Robert Samuelson is once again calling for cuts to Social Security and Medicare, ostensibly in the name of generational fairness. Samuelson makes the now common argument that a hugely disproportionate share of government spending goes to these programs that primarily serve the elderly. Of course, using Samuelson logic we should also complain that a hugely disproportionate share of government expenditures go the very wealthy.

The reason that the wealthy get a disproportionate share of government expenditures is that they bought government bonds which pay interest. The reason that the elderly get a disproportionate share of government benefits is that they paid Social Security taxes and Medicare taxes that were intended to support these programs.

Samuelson goes on to complain that Social Security has become a "middle-age retirement system," citing Eugene Steuerle of the Urban Institute. Samuelson apparently is not familiar with data on life expectancy that shows that workers in the bottom half of the wage distribution have seen relatively small gains in longevity over the last three decades. He is apparently also unfamiliar with Steurele's calculations on the rate of return that retirees get on their Social Security benefits. For many middle income retirees in the baby boom cohorts it will be less than 1.0 percent and in some cases less than zero, according to Steuerle.

What is remarkable about Samuelson's piece is that there is absolutely zero effort to consider any real issues of generational equity in a piece that is ostensibly devoted to the topic. For example, there is no discussion of the fact that the current generation of near retirees experienced an unprecedented period of wage stagnation over their working lifetime. The median hourly wage in 2010 is less than 10 percent higher than it was in 1973.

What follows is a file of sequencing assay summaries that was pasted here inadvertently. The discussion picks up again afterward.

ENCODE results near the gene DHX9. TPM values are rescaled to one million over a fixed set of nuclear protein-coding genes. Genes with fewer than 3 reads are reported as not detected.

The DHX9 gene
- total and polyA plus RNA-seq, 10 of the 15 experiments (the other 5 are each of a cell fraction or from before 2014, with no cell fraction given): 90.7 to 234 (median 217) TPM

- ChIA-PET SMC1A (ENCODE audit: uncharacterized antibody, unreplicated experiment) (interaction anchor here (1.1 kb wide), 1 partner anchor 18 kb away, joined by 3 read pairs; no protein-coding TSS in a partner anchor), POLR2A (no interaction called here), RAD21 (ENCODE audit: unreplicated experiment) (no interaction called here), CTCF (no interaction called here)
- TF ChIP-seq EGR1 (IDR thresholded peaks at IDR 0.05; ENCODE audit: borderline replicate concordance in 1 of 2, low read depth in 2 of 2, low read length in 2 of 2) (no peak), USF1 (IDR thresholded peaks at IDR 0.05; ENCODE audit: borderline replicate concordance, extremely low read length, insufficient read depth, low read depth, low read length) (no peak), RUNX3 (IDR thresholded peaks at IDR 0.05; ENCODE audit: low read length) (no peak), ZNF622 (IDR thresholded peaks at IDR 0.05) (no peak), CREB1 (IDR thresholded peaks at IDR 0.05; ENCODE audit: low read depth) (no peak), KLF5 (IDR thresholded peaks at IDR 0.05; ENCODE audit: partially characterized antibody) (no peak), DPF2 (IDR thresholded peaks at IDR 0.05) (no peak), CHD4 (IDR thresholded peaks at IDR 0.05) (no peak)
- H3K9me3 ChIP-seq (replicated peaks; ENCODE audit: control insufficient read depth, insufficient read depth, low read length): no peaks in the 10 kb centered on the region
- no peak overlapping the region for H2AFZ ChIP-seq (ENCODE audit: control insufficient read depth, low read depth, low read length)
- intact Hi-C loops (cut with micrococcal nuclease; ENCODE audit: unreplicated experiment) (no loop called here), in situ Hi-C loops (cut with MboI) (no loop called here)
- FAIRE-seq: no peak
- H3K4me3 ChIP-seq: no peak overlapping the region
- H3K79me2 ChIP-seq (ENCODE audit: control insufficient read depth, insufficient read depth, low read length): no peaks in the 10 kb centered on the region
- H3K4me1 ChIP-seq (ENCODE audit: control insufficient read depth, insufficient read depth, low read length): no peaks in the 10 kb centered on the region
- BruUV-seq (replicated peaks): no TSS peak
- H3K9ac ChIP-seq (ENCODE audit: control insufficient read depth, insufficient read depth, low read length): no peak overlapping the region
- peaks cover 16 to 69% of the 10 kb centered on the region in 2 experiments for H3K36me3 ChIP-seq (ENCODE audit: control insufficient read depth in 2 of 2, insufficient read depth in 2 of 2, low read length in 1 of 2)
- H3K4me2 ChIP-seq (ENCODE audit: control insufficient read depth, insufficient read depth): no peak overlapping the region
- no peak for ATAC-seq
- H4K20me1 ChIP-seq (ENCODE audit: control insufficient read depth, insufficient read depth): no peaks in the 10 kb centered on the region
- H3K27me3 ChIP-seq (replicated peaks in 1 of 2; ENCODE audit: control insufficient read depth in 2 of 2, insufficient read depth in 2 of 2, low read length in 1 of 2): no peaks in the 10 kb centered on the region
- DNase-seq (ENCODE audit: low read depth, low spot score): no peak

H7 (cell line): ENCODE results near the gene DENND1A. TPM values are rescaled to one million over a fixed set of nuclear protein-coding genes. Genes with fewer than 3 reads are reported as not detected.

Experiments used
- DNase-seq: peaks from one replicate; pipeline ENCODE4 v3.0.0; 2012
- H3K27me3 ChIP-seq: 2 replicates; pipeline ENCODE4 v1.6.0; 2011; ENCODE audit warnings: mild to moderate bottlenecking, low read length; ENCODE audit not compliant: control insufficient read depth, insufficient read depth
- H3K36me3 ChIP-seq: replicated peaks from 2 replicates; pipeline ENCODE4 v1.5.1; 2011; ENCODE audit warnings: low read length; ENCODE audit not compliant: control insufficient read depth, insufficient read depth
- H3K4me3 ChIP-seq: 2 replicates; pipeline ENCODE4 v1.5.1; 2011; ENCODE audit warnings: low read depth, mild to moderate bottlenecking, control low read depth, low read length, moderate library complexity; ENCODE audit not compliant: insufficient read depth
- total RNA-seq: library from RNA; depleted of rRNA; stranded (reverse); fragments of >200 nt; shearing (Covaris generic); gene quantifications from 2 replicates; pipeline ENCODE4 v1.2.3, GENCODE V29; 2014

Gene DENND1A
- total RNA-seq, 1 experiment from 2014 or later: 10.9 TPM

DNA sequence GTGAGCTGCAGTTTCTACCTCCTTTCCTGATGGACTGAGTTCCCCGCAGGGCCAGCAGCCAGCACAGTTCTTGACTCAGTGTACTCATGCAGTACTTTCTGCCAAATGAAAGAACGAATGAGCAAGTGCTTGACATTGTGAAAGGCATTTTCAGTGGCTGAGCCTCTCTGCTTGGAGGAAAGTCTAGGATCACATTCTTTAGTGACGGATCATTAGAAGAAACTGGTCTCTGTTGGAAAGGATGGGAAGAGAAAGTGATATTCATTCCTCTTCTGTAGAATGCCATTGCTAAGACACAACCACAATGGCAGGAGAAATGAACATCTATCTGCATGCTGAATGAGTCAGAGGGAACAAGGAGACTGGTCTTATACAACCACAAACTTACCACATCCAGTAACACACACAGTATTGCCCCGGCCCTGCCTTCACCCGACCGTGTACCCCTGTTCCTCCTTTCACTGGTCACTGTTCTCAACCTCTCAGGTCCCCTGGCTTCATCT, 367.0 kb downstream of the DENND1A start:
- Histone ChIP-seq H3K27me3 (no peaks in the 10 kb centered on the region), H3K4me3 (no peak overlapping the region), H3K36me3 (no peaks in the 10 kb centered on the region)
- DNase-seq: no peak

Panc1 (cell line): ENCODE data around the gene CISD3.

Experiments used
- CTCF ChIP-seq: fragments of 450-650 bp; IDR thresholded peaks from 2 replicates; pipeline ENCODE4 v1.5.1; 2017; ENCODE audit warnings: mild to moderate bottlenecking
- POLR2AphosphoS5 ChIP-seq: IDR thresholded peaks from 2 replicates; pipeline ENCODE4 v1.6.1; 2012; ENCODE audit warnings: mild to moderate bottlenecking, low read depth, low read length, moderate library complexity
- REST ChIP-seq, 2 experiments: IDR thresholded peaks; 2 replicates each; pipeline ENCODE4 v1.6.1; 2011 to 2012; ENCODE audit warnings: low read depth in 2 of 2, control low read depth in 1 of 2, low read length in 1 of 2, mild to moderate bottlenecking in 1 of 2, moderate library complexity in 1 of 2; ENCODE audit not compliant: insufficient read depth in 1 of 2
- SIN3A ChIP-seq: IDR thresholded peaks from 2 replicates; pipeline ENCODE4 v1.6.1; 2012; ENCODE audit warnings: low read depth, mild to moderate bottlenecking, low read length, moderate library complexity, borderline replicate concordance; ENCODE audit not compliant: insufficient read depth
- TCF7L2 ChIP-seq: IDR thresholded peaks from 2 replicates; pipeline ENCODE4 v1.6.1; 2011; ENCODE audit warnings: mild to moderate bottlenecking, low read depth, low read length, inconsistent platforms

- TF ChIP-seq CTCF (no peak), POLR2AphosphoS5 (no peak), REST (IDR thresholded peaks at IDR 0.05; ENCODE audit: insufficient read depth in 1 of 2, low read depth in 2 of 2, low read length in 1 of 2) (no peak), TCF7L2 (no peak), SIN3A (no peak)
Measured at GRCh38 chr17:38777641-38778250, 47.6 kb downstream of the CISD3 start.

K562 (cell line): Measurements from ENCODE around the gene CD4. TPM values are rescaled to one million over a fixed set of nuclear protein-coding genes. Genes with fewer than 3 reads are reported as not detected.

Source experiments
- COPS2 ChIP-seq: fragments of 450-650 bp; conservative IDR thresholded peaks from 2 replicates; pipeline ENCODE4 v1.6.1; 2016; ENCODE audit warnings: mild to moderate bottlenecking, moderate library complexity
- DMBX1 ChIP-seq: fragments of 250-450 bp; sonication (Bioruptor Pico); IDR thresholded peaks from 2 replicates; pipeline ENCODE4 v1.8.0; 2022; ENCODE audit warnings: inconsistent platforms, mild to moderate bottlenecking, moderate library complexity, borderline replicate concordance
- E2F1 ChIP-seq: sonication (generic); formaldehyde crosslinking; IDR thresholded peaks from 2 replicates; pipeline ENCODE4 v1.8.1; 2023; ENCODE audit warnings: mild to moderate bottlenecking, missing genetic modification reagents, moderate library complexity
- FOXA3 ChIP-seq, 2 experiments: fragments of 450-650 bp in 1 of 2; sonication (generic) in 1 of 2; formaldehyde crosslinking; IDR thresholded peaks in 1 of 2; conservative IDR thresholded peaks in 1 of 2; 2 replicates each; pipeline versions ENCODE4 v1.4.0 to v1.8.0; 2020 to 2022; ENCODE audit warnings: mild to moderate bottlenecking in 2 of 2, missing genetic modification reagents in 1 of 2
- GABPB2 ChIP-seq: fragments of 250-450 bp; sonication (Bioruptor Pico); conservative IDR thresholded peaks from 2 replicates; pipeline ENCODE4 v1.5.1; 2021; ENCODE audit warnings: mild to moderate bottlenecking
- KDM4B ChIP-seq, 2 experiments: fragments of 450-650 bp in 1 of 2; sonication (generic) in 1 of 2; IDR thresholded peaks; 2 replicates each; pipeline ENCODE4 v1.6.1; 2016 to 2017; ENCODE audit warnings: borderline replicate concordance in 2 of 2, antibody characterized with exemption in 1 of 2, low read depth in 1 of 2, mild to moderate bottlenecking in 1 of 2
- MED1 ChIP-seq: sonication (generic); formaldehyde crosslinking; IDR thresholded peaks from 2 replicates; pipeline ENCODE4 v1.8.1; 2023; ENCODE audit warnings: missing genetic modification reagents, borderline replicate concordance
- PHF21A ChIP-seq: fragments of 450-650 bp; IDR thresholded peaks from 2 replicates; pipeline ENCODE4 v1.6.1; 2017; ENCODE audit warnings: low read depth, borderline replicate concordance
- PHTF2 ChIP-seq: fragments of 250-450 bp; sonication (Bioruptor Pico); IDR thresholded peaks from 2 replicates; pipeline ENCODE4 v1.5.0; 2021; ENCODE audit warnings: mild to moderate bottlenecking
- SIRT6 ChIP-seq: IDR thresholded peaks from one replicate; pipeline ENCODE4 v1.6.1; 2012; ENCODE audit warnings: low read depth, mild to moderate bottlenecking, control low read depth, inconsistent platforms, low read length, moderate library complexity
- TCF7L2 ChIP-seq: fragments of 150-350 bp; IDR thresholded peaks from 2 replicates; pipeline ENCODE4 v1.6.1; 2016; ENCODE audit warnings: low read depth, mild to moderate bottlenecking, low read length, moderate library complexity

By contrast, the Social Security trustees project that average hourly wages will rise by more than 40 percent over the next three decades. While it is possible that income inequality will continue to increase so that these gains again go overwhelmingly to the top, there is no precedent in U.S. history for the level of inequality that this would imply.

It is also striking that Samuelson never mentions health care costs in discussing the enormous burden created by Social Security and Medicare. If per person health care costs were the same in the United States as in any of the countries that enjoy longer life expectancies, we would be facing huge long-run budget surpluses, not deficits. In other words, the problem is not that our benefits are too generous but rather that we pay too much for them.

There are simple mechanisms that would help to restrain health care costs in the United States. For example, supporters of the free market would suggest allowing retirees to buy into the more efficient health care systems elsewhere, with the U.S. government, the host government, and the beneficiaries dividing the savings.

We could also develop more efficient mechanisms for financing prescription drug research. This could save hundreds of billions of dollars a year on prescription drug costs, in addition to eliminating the incentive for drug companies to lie about the safety and effectiveness of their drugs.

However, raising these issues involves confronting powerful interest groups like insurance companies, drug companies, and the doctors lobbies. Robert Samuelson and the rest of the crew at the Washington Post (a.k.a. Fox on 15th) doesn't like to get these folks angry, they would rather just beat up the elderly.